Wednesday, May 16, 2012

Rowling's Way or the Publisher's Way?

I’ve been in a bit of a quandary lately. I might even go so far as to call it a crisis of sorts. As many of you who follow this blog are aware, I’m writing a story based around Hogwarts, the school of magic invented by J.K.K. Rowling. Although this all started out as an exercise to discover how Rowling might go about writing another series based on her wizardring world, I’m now using this story to teach myself the art of writing fiction. And believe me; the amount of information I’ve learned so far is staggering.

The thing is, my goal is to write the story as close to Rowling’s style as possible – partly because I feel my style is naturally similar to hers (although still pretty raw) and partly because I have a pet peeve against fan fiction that doesn’t sound as though it was written by the original author.

And therein lies the problem.

I want to use this story as a learning tool, but Rowling’s style breaks a good many of the so-called rules. She often wrote in a distant third person, occasionally drifting into omniscient POV, which American agents and publishers don’t care for as much as their British counterparts (or so I’ve been told). She mixed in a lot of telling along with her showing, her pages were filled with adverbs, and she used a ton of dialogue tags other than “he said.”

Now when I read the HP books, I didn’t notice any of these “rule-breakages” until I began learning the “rules.” Rowling’s style has been described as feeling as though you are being told a story rather than experiencing it, which is supposed to be a bad thing, but personally I often enjoy that style – as did, apparently, legions of her fans. It has to be done well, of course, and the narrator has to have an attitude of some kind (funny, sarcastic, etc.) or it won’t work. But I feel it is a valid style.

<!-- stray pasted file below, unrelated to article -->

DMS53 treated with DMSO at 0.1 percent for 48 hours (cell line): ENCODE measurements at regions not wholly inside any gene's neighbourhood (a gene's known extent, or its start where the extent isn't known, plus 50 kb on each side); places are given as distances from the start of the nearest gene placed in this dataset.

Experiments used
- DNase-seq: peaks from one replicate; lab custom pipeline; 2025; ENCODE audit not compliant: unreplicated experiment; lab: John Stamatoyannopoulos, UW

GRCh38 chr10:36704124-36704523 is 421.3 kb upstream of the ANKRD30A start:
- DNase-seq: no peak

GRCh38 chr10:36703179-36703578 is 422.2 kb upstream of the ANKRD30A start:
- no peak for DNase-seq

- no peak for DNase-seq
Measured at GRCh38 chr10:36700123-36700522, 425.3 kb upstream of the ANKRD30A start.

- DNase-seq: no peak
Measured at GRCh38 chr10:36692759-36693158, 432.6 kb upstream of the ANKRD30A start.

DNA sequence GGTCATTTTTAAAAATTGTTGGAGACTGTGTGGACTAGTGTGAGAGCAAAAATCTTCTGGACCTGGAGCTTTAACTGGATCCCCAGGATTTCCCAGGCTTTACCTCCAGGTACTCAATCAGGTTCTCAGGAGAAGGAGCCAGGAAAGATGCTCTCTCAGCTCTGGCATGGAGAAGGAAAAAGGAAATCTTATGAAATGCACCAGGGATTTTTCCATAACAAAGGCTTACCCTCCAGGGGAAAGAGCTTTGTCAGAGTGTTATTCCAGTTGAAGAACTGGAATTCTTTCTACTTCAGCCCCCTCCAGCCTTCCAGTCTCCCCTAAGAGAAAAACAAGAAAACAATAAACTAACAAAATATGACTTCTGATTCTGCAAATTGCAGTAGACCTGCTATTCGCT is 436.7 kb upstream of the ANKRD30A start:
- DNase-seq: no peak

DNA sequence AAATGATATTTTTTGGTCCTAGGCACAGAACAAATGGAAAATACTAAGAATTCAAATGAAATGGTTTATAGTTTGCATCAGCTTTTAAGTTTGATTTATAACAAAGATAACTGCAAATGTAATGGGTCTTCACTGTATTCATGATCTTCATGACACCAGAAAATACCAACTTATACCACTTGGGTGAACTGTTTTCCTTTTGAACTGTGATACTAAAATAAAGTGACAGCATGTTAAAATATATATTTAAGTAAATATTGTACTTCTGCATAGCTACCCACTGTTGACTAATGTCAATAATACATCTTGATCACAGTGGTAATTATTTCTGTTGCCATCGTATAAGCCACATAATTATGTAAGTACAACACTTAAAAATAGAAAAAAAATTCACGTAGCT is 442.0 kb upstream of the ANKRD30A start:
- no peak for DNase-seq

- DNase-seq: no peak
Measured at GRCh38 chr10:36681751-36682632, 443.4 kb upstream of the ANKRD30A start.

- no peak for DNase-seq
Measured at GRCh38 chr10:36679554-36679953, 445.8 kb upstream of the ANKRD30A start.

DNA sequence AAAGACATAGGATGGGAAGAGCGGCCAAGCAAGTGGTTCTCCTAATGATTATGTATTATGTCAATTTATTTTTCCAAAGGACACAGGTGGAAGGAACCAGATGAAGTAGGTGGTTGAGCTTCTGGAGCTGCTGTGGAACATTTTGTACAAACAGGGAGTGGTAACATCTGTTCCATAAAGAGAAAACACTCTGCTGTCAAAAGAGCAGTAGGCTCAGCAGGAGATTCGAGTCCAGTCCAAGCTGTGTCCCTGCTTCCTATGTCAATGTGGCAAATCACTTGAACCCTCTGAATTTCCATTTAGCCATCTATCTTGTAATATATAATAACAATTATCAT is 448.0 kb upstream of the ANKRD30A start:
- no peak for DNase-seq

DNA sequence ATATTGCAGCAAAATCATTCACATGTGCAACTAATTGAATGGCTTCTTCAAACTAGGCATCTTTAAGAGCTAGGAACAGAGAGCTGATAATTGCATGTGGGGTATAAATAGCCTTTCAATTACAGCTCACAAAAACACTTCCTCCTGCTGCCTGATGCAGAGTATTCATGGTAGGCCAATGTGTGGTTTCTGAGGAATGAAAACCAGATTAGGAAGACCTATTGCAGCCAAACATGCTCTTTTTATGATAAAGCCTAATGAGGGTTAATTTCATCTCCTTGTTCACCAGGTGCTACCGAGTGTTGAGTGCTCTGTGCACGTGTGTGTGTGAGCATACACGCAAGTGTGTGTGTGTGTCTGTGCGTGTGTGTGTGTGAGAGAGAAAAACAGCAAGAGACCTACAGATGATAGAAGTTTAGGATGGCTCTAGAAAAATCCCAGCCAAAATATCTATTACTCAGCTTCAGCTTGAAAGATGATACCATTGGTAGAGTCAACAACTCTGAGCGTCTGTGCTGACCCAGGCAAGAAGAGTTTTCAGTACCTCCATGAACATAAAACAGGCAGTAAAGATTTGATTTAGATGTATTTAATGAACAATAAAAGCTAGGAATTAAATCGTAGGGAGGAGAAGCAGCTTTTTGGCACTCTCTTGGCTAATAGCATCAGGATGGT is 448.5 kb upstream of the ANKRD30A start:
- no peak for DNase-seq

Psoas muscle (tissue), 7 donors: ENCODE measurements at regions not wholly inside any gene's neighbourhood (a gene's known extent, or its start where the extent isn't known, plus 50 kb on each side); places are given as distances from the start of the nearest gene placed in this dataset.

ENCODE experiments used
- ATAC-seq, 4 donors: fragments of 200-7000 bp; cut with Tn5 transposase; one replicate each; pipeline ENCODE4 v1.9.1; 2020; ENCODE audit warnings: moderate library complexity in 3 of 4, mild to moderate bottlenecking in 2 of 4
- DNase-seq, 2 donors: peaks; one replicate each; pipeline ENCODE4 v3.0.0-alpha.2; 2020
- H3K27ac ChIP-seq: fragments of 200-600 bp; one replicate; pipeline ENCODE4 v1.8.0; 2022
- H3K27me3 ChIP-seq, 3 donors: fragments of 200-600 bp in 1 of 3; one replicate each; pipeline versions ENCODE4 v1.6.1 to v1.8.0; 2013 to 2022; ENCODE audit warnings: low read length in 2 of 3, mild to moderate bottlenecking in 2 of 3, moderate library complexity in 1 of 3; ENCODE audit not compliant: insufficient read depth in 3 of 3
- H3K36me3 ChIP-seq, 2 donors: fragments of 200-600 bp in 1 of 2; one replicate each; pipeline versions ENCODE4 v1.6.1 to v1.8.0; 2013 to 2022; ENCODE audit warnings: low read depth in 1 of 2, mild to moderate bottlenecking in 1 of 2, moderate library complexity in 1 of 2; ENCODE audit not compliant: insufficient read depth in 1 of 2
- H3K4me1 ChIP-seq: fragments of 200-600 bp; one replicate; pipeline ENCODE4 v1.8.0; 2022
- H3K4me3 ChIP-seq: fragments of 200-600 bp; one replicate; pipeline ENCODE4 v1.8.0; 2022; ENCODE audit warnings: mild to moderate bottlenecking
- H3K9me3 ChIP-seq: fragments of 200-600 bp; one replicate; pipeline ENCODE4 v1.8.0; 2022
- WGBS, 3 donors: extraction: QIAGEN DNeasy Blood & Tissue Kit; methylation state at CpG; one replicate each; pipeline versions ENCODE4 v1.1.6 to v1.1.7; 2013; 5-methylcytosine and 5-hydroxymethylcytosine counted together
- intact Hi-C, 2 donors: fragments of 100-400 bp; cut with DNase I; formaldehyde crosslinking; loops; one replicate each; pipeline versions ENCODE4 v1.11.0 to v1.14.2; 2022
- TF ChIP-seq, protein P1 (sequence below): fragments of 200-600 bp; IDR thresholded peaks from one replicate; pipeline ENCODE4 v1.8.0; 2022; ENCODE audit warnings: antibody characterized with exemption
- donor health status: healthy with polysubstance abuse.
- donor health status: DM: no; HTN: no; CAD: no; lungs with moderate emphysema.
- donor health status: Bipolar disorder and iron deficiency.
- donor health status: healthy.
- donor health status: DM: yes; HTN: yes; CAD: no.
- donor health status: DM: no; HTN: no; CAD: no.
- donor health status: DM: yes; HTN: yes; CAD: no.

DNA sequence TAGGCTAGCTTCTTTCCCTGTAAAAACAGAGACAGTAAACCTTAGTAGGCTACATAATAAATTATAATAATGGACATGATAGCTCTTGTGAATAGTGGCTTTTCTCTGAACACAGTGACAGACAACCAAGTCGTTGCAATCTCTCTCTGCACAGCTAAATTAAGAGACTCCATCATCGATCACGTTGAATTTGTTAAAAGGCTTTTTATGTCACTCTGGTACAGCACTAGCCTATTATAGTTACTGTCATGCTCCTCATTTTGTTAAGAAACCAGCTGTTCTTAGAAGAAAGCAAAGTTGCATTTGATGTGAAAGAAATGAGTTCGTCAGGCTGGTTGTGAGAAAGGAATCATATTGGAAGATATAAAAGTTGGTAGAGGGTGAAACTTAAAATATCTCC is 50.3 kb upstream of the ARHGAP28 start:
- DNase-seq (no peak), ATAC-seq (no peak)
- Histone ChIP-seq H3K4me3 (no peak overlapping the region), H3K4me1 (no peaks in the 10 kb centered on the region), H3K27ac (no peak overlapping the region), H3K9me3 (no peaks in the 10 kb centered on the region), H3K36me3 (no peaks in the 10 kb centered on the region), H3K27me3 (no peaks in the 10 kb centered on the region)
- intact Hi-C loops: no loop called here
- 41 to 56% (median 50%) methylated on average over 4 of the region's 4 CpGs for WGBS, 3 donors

The upshot of all this is that I’m always running into situations where my CP reminds me I’m not following the rules I’m supposed to be learning, which can be maddening when I can find Rowling doing the exact same thing in her books. So should I stay with the way Rowling does it or should I follow all the rules?

So what do you think?  I would very much like to hear your opinions.

Thanks for listening.


  1. Ken, I never learned any rules. I've been hammered by grammar and style gurus and loved by readers who didn't notice a "clumsy" adverb and just enjoyed a sexy story. Your story of you yourself is the more compelling to me. The HP books did not succeed because of good or bad style. Stories are what people take away from books. Readers want stories. Writers write stories. Where would her imagination have gone? That is the big issue. Many style issues are simply about fashion. This is my advice. If you like reading her then you will be unconsciously absorbing her style - so go with that. She was too intent on getting out the story to bother too much.

    1. Thanks Emma. My biggest worry is that the agents or publishers that see my next book - one I can actually sell - will immediately dismiss it as not completely following the rules. In that case, any readers who might have been interested in the story will never get a chance to see it.

  2. As the guilty CP, I think you are doing very well balancing Rowling's style with the rules we both dislike to the point of me ranting on my blog about adverbs, etc. I love the Harry Potter ideas and creativity more than distant 3rd POV though, and way more than omniscient. Yet I'm still reading the Artemis Fowl books for their creativity and exciting stories in spite of the head hopping.

    You probably noticed I marked very few adverbs in the last chapter as being better shown because I think you're right about fan fiction following the author's style. Some authors publish anthologies of the best fan fiction. And once you send me some page numbers from farther back in the books, past Rowling's standard omniscient opening, I'll have a better idea of when to call you on the POV issue.

    Oh, I write in more than one style depending on the story, and so can you. So your knowing the rules will help you more when you write something other than fan fiction.

    1. Sheryl, we'll see if you feel the same way after you've read a few more of my chapters. :)

  3. The thing I keep hearing about rules is that you have to know and understand them to be able to break them. It's kind of like- I know I'm not supposed to use adverbs, but sometimes, an adverb is exactly the right kind of word to use. So I use it. I'm betting you're doing a great job of balancing the rules and breaking them when needed :)